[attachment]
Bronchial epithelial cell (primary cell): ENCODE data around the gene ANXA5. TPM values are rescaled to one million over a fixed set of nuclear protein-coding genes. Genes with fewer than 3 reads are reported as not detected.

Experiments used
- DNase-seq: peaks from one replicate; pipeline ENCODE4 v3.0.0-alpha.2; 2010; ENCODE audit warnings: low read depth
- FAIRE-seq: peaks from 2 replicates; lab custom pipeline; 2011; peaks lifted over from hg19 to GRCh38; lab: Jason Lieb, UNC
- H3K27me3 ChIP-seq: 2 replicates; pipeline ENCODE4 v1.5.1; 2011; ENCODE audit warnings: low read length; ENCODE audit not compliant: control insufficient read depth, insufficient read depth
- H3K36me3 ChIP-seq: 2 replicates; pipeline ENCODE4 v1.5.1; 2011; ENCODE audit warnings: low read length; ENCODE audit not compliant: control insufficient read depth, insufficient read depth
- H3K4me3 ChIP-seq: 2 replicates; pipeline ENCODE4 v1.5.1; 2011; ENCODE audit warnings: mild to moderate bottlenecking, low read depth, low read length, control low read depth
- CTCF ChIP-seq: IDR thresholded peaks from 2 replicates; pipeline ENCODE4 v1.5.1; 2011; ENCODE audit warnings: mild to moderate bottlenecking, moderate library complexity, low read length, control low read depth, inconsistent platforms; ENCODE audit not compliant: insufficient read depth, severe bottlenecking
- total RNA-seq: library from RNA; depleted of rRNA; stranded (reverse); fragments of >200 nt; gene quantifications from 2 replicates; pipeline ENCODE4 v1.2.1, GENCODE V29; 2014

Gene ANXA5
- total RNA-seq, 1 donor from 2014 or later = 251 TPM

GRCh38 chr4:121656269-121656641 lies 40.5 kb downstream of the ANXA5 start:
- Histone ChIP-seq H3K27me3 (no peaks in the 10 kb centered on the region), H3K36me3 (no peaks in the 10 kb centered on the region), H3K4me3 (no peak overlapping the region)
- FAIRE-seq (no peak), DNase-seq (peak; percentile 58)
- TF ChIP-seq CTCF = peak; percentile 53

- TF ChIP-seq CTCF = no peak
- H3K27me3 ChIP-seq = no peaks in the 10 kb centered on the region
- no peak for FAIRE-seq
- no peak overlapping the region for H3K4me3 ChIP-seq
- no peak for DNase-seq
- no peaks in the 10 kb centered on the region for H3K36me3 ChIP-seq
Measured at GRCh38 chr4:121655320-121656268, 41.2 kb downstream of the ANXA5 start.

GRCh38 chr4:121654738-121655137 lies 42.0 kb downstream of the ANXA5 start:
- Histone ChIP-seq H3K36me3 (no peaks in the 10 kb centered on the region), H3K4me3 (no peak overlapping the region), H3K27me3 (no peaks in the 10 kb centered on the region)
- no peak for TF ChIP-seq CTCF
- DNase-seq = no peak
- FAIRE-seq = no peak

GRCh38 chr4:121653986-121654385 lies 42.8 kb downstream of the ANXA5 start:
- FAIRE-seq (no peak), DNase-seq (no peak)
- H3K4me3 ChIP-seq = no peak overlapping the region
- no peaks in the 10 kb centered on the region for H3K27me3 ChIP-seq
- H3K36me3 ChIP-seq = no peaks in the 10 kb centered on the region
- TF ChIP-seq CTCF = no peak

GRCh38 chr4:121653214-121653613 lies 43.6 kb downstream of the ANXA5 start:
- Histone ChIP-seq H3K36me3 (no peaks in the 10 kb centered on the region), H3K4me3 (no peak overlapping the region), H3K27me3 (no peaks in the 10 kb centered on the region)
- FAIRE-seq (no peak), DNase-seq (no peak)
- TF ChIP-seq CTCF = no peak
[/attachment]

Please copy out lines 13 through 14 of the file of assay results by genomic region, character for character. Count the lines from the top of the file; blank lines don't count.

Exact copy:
- Histone ChIP-seq H3K27me3 (no peaks in the 10 kb centered on the region), H3K36me3 (no peaks in the 10 kb centered on the region), H3K4me3 (no peak overlapping the region)
- FAIRE-seq (no peak), DNase-seq (peak; percentile 58)